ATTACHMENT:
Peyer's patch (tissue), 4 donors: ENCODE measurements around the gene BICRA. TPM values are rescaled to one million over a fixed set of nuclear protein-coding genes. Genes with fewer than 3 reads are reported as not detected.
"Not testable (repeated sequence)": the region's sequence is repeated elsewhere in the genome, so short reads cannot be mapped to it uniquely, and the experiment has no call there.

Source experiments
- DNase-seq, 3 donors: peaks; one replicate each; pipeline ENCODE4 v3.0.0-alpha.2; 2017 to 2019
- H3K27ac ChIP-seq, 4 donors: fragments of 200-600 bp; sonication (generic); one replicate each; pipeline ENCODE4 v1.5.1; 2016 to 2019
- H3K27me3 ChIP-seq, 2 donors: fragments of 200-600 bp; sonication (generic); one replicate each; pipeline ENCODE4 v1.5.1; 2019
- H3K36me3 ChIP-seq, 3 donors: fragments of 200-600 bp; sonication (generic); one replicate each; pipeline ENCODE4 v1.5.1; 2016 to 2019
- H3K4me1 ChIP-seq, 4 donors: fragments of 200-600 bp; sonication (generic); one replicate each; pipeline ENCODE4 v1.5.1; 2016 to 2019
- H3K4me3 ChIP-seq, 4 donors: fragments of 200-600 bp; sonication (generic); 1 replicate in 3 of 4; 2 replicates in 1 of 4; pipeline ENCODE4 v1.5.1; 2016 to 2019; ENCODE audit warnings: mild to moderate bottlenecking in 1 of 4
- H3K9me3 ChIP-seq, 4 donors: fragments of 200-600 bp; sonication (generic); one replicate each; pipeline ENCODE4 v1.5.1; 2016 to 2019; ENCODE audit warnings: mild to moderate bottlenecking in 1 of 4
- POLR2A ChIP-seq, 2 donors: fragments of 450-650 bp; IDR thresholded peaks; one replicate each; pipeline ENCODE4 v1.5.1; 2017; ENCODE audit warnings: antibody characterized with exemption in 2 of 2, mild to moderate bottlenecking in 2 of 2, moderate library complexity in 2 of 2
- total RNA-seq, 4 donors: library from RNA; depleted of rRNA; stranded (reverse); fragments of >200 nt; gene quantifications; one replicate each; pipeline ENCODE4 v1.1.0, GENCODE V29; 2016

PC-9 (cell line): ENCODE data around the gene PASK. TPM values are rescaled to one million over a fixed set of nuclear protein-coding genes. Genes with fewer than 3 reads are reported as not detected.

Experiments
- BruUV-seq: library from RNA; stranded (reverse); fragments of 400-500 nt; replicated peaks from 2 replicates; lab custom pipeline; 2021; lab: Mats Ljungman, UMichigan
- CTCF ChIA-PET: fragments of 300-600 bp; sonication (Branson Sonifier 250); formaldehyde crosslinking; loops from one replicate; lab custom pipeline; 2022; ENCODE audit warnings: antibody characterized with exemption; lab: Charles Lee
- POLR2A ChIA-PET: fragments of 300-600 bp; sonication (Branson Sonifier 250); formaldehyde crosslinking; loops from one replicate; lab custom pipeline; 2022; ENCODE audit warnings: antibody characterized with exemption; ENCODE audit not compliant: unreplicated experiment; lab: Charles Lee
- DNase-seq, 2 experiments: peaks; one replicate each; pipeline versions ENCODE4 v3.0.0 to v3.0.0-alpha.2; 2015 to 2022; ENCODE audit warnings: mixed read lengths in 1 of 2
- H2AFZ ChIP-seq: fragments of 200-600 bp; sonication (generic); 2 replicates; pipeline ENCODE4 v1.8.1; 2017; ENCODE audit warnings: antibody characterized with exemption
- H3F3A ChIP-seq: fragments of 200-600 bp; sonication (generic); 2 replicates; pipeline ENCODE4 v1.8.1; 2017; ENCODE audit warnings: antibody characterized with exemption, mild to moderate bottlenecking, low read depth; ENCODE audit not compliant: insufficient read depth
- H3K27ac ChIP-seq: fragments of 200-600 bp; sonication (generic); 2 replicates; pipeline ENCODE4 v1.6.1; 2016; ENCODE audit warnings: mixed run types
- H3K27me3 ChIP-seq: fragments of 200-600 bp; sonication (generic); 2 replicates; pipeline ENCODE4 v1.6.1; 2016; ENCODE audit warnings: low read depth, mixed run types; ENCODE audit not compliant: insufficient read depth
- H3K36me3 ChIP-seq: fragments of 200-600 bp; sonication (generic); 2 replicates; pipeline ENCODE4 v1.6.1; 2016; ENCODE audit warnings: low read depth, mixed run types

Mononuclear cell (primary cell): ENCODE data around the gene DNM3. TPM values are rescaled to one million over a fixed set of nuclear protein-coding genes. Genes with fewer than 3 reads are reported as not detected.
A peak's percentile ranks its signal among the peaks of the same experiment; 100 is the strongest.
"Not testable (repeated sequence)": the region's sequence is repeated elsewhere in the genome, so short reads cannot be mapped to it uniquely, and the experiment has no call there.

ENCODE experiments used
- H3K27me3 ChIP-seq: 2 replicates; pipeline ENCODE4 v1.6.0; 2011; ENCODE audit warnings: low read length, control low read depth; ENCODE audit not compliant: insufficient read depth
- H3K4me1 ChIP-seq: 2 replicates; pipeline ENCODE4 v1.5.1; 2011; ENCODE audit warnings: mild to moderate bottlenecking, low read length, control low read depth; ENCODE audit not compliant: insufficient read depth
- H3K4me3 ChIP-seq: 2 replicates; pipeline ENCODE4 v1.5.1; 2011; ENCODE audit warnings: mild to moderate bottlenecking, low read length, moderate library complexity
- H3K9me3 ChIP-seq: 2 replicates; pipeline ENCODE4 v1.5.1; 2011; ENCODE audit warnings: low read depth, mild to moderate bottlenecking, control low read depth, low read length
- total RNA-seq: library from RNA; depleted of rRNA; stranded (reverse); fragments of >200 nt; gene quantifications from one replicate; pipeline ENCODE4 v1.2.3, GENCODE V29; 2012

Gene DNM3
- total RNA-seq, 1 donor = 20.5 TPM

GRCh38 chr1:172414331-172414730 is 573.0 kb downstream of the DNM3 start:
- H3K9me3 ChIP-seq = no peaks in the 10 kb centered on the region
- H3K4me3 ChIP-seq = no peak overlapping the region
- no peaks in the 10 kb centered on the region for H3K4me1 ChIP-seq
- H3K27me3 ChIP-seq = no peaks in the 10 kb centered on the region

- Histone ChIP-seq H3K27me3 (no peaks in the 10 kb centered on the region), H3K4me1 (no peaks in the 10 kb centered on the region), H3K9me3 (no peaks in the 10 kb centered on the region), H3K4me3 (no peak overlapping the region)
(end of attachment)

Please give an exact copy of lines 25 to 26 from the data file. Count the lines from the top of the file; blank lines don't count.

A peak's percentile ranks its signal among the peaks of the same experiment; 100 is the strongest.
"Not testable (repeated sequence)": the region's sequence is repeated elsewhere in the genome, so short reads cannot be mapped to it uniquely, and the experiment has no call there.